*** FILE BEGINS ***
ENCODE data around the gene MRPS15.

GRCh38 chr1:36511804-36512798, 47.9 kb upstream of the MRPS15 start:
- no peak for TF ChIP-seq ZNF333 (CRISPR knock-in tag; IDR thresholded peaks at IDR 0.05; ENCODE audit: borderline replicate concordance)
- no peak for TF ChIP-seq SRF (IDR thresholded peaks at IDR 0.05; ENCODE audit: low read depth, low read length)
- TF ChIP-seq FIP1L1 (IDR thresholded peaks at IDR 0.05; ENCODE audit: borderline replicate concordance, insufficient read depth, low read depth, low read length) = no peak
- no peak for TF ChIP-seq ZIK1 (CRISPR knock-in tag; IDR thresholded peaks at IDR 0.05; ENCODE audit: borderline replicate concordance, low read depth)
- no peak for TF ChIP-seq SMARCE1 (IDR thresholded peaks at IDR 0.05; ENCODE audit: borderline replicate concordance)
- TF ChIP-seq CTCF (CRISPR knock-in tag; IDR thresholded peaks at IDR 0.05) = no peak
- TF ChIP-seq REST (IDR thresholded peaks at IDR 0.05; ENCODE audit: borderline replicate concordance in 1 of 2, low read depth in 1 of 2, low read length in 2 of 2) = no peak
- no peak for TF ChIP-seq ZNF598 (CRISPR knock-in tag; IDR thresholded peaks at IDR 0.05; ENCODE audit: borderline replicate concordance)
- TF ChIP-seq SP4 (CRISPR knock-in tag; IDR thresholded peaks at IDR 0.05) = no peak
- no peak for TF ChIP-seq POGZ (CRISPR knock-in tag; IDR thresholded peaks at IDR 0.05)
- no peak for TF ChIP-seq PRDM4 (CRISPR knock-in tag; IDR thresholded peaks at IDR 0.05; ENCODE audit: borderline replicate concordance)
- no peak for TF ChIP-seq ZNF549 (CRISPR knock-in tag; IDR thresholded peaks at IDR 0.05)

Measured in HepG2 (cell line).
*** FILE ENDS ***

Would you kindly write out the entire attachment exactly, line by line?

ENCODE data around the gene MRPS15.

GRCh38 chr1:36511804-36512798, 47.9 kb upstream of the MRPS15 start:
- no peak for TF ChIP-seq ZNF333 (CRISPR knock-in tag; IDR thresholded peaks at IDR 0.05; ENCODE audit: borderline replicate concordance)
- no peak for TF ChIP-seq SRF (IDR thresholded peaks at IDR 0.05; ENCODE audit: low read depth, low read length)
- TF ChIP-seq FIP1L1 (IDR thresholded peaks at IDR 0.05; ENCODE audit: borderline replicate concordance, insufficient read depth, low read depth, low read length) = no peak
- no peak for TF ChIP-seq ZIK1 (CRISPR knock-in tag; IDR thresholded peaks at IDR 0.05; ENCODE audit: borderline replicate concordance, low read depth)
- no peak for TF ChIP-seq SMARCE1 (IDR thresholded peaks at IDR 0.05; ENCODE audit: borderline replicate concordance)
- TF ChIP-seq CTCF (CRISPR knock-in tag; IDR thresholded peaks at IDR 0.05) = no peak
- TF ChIP-seq REST (IDR thresholded peaks at IDR 0.05; ENCODE audit: borderline replicate concordance in 1 of 2, low read depth in 1 of 2, low read length in 2 of 2) = no peak
- no peak for TF ChIP-seq ZNF598 (CRISPR knock-in tag; IDR thresholded peaks at IDR 0.05; ENCODE audit: borderline replicate concordance)
- TF ChIP-seq SP4 (CRISPR knock-in tag; IDR thresholded peaks at IDR 0.05) = no peak
- no peak for TF ChIP-seq POGZ (CRISPR knock-in tag; IDR thresholded peaks at IDR 0.05)
- no peak for TF ChIP-seq PRDM4 (CRISPR knock-in tag; IDR thresholded peaks at IDR 0.05; ENCODE audit: borderline replicate concordance)
- no peak for TF ChIP-seq ZNF549 (CRISPR knock-in tag; IDR thresholded peaks at IDR 0.05)

Measured in HepG2 (cell line).